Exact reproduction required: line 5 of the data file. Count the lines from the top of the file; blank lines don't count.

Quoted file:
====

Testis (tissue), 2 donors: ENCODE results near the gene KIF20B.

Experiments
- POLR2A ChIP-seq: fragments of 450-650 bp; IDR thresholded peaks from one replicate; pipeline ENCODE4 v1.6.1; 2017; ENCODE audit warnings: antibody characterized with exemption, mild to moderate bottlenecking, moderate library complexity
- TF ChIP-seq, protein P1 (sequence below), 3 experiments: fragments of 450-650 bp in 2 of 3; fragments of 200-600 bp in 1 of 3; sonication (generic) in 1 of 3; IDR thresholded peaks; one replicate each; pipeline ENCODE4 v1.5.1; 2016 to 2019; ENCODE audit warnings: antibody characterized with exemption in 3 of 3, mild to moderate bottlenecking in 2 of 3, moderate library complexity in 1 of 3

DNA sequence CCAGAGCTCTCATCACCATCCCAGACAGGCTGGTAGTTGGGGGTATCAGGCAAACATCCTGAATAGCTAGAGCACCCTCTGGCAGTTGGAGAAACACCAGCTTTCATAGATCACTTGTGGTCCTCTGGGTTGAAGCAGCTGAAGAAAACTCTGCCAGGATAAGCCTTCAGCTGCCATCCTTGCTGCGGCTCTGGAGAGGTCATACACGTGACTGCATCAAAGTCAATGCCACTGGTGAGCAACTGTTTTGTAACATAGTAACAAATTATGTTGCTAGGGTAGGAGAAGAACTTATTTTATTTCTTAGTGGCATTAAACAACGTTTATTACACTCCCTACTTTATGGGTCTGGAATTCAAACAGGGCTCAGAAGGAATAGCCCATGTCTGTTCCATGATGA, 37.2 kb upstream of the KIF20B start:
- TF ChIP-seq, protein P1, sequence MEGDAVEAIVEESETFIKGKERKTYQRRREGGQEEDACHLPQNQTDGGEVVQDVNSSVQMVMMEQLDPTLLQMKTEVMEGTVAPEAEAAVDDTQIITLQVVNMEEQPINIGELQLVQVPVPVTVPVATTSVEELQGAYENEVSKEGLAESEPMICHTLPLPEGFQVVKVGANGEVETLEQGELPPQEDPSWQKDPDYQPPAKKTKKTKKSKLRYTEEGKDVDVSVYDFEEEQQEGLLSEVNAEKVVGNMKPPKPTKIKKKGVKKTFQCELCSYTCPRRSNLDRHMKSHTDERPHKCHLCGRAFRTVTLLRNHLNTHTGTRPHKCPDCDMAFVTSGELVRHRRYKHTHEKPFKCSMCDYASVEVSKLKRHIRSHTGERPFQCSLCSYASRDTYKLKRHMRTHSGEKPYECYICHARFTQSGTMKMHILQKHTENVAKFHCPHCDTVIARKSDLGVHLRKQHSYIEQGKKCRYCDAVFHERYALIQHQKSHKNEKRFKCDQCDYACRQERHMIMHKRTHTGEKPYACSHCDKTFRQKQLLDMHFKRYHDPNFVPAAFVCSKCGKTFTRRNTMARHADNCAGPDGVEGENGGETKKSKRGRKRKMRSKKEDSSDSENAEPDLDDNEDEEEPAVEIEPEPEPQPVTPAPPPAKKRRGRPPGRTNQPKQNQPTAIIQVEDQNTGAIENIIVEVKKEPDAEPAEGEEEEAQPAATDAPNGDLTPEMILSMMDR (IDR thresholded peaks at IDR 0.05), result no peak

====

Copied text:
DNA sequence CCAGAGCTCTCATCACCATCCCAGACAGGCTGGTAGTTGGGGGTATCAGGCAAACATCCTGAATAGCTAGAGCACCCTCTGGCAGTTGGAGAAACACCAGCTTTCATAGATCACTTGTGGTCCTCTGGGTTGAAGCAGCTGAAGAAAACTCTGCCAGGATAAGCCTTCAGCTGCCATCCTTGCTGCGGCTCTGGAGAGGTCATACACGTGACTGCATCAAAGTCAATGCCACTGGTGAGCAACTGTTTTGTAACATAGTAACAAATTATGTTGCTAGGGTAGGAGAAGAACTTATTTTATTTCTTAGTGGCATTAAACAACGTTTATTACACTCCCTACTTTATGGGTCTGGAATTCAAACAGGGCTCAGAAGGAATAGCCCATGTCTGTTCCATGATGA, 37.2 kb upstream of the KIF20B start: